I would only use salt in a brackish or saltwater tank. our fish are healthier and happier since we stopped adding 1 tbsp of salt to a 10 gallon tank.
 
Sabi
  • #18
I stopped adding salt in my fw tank
 
COBettaCouple
  • #19
i've noticed too that I find the aquarium salt in the medications section in the stores.
 
MaineAttraction
  • #20
I have a ten gallon aquarium with a female gold dust Molly and a male red wagtail platy. I've done some research and found that both of these fish do well in a tank with a small amount of aquarium salt. I'm going to do a pwc tonight and I'm wondering if I should add some salt. If so, how much should I add, and how should I go about adding it?
 
jdhef
  • #21
Those fish will also do well in a tank without salt. So if it were me, I would just skip it.
 
Meeps83
  • #22
I'd skip it too, especial if you have other species in there like catfish or tetras.
 
Aquarist
  • #23
Good morning and Welcome to Fish Lore!

Agreed, salt isn't necessary in a Freshwater Tank. Check out the information in the links below:


The great salt myth

Ken
 
nexigen
  • #24
A lot of places recommend using salt, they claim it calms the fish and prevents Ich. But as long as they have a decent number of hiding places and aren't freaking out when they see you, then they're not stressed. From what I understand, using salt in the long run will shorten their life span and lead to kidney failure - eventually. Just remember, if you choose to use it, it will not evaporate and the only time you would replace salt is when you're changing their water. I don't recall the exact ratio, but I think for a 10 gallon it would be less than 2 TBSP and make sure you dilute it in a glass of tank water first. Otherwise the fish may try to eat it, as it doesn't dissolve right away.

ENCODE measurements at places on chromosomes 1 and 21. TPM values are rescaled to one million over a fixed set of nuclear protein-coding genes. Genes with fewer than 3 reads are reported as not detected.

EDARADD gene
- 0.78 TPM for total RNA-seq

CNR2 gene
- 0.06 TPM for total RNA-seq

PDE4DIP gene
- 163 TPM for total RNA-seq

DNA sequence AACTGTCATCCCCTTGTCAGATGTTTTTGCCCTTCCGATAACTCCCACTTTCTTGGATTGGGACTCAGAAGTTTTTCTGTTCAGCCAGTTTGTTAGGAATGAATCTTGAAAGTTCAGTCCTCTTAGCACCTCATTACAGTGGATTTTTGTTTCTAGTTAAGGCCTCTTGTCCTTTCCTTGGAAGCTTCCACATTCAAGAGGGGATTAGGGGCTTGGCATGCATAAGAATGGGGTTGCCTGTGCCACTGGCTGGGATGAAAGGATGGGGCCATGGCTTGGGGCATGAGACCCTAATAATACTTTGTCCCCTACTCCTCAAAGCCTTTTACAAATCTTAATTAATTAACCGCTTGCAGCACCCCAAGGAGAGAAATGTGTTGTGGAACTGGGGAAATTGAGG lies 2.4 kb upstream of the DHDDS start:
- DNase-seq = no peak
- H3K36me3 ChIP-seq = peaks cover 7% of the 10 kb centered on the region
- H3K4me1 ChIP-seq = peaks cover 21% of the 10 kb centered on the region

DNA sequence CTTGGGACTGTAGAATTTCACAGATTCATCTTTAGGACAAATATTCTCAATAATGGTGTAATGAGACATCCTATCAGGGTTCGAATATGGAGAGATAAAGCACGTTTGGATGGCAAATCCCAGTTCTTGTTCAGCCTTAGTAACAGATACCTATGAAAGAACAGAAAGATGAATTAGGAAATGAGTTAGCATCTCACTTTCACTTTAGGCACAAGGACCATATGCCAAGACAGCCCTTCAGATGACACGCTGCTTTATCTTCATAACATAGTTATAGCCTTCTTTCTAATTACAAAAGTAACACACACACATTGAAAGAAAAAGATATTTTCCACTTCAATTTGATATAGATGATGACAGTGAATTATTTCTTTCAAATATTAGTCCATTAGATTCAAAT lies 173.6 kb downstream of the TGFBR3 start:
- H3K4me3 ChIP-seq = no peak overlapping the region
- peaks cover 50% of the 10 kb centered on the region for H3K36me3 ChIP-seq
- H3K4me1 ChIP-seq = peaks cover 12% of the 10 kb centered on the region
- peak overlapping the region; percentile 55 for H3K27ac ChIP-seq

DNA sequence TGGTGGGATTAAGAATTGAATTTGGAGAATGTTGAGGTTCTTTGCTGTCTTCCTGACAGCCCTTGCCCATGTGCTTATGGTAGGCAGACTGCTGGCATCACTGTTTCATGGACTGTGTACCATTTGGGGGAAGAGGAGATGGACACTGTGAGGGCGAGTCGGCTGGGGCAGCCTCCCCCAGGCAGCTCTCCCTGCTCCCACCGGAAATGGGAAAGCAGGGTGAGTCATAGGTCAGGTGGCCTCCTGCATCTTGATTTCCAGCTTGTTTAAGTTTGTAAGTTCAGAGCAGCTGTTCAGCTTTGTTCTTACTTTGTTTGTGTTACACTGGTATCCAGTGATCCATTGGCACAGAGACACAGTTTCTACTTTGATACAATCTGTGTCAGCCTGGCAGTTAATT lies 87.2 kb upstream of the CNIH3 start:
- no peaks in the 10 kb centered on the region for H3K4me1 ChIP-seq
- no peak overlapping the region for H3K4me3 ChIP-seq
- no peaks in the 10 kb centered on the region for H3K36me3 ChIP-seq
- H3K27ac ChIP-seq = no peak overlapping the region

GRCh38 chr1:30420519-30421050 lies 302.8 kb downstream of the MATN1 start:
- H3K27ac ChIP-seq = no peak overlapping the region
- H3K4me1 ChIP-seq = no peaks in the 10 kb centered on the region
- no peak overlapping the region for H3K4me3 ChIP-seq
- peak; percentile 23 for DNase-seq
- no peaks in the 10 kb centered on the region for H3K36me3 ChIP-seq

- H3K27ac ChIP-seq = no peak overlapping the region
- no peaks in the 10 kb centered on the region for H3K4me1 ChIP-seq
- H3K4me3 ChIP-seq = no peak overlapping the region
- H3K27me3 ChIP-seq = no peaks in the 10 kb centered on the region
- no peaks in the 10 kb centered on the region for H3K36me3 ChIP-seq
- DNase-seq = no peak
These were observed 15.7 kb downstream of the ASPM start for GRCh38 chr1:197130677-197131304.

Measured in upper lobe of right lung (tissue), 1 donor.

LyndaB
  • #25
There's a reason they call it "fresh" water.......
 
Frozenfour
  • #26
Alright I don't know if this has been asked before but what are some opinions on putting a little salt in a freshwater tank? If you do this how much do you put in?
 
junebug
  • #27
There are mixed opinions on whether aquarium salt causes more harm than good. I personally don't find it necessary, most of my fish would agree. I use it for treatment, usually in baths, unless there is an ICH outbreak, then affected tanks get salted.

When using any product in your aquarium, it's crucial to follow the directions. Aquarium salt has very specific instructions on how much to add to a freshwater tank for regular maintenance. Deviating from those instructions is almost certain to cause more harm than good.
 
Coradee
  • #28